What's in a Name?

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For the 2012 French film, see What's in a Name? (film).
"What's in a Name?"
Author Isaac Asimov
Original title "Death of a Honey-Blonde"
Country United States
Language English
Genre(s) mystery short story
Published in The Saint Detective Magazine
Publication type Periodical
Publisher Fiction Publishing
Media type Print (Magazine)
Publication date June 1956

"What's in a Name?" is a mystery short story by Isaac Asimov. It first appeared in the June 1956 issue of The Saint Detective Magazine under the title Death of a Honey-Blonde and was reprinted in the 1968 collection Asimov's Mysteries under its original title.

Plot summary[edit]

An unnamed detective arrives to investigate a mysterious death at Carmody University. Louella-Marie Busch and Susan Morey were known as the "library twins" due to their similar appearance and work at the science reference library. Busch is dead after drinking tea laced with potassium cyanide. The detective proves that it was the survivor, Morey, who prepared the tea by showing that she did not know the name of the one person who inquired at the reference desk while the tea was being prepared, a furrier named Ernest Beilstein. The detective alleges that Morey could not possibly have forgotten this due to the coincidence of his sharing a name with Beilstein's Handbook of Organic Chemistry, a sixty volume encyclopedia of chemical compounds and reactions.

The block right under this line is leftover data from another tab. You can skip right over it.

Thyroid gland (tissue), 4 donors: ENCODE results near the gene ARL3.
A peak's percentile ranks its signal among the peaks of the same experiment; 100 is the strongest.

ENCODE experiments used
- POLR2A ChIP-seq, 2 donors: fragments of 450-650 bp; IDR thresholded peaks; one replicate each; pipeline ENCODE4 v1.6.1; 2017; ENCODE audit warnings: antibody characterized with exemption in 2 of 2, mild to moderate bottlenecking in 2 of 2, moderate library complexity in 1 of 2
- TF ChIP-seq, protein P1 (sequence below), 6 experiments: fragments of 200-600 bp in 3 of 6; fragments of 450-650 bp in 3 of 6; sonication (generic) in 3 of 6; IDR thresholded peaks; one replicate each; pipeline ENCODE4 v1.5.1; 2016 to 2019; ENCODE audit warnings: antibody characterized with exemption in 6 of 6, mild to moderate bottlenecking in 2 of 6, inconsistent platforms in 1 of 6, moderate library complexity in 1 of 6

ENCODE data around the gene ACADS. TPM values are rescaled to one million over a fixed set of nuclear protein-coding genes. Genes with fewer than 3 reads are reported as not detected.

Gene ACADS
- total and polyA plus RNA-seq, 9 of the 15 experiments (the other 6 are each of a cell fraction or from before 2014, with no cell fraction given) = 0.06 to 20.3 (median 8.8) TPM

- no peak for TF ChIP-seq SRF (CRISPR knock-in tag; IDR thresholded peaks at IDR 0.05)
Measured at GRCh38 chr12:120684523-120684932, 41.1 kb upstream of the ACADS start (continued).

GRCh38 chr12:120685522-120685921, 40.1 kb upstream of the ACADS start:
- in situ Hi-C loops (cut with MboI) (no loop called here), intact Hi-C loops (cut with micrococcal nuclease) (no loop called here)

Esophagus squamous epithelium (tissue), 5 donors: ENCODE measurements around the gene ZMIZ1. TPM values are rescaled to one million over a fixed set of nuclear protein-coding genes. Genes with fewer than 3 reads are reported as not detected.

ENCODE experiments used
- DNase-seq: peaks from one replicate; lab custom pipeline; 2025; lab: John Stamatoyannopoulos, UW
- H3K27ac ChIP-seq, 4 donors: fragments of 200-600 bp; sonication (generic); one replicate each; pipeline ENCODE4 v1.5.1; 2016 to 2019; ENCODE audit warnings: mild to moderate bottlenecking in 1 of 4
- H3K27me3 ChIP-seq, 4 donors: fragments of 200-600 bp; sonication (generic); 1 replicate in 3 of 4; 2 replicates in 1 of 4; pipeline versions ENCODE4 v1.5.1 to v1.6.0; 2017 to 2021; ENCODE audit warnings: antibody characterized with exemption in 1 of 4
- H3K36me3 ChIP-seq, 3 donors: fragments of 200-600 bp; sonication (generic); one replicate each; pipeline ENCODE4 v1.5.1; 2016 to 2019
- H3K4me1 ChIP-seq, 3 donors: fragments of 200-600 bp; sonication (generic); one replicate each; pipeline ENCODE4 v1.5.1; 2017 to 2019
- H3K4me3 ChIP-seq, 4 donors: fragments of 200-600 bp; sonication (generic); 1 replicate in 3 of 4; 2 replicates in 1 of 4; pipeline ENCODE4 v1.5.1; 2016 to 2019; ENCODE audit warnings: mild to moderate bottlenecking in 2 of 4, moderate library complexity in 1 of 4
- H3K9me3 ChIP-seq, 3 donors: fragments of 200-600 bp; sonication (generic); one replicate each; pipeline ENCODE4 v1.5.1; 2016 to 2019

Allusions to other works[edit]

The title is from William Shakespeare's Romeo and Juliet (Act 2, scene 2): "What's in a name? that which we call a rose/ By any other name would smell as sweet".

See also[edit]

External links[edit]